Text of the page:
asked the Prime Minister whether, in view of the reactions caused by the present volume of immigration, he will appoint a committee to report upon the present situation, having special regard to the problems of assimilation, housing, education and employment.
No, Sir. We already have the Commonwealth Immigrants Advisory Council, which advises on the integration of Commonwealth immigrants into the community; and the issues involved are, of course, kept in regular review by the responsible Ministers.
Is it not a fact that a great deal of prejudice surrounds this subject? Would not much of it be dissipated advantageously if a large and objective review of all these considerations were made? Would it not serve the purpose of dispelling much of the prejudice?
I think that, whatever differences there are on this matter in the parties and in the country, everyone will agree on the importance of positive action in the areas where this problem is greatest. The hon. Gentleman will be aware that the Council which I have mentioned has already submitted three reports in the time of the previous Government on housing, education and employment for immigrant school leavers.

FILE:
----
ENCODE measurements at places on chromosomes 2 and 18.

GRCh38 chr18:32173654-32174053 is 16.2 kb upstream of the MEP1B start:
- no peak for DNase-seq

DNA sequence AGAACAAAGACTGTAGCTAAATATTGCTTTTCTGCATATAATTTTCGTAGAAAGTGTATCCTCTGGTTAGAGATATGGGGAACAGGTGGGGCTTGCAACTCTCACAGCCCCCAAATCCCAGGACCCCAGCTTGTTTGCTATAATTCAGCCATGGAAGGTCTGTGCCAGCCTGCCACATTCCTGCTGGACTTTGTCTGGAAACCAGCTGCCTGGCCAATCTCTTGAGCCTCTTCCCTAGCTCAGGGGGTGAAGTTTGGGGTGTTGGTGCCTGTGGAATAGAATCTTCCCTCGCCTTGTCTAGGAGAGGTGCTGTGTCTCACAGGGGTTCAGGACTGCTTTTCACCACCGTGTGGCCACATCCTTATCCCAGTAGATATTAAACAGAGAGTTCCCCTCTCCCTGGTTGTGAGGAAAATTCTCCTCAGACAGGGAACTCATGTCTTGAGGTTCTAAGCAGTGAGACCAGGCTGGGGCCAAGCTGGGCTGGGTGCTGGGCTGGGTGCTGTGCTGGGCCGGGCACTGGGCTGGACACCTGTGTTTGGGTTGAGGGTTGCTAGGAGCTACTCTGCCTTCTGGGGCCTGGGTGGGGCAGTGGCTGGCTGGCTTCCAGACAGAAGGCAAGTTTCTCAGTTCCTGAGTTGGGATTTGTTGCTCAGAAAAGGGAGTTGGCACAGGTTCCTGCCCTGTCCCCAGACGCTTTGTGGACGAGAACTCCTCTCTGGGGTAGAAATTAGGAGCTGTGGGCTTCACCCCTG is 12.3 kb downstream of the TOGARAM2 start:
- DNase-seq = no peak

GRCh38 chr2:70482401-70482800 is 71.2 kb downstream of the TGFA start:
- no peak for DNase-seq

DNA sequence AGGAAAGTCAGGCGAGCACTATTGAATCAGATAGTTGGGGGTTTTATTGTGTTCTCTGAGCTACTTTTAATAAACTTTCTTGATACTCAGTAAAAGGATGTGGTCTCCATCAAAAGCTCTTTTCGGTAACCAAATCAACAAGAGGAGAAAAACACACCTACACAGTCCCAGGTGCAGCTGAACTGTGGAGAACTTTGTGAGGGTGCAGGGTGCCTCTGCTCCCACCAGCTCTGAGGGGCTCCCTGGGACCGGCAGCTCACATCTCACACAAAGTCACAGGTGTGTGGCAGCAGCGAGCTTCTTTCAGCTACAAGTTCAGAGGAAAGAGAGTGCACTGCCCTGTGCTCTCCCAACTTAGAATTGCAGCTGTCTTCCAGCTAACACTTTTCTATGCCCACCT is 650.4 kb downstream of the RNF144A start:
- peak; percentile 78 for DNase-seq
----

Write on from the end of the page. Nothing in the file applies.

In order to lift the problems arising from immigration out of the party dog fight, will the Prime Minister consider setting up a standing committee on which Members on both sides of the House would be represented, working in conjunction with representatives of the Government Departments concerned, which would be a much more effective body than the well-meaning people who are serving on the Commonwealth Immigrants Advisory Council?
The urgent thing is to try to take special action in the areas where the problem is greatest. Of course it is not the custom ever to say what committees of Ministers there are examining these subjects, but I said that this matter, with particular reference to the positive side which I have just mentioned, was under continuous review.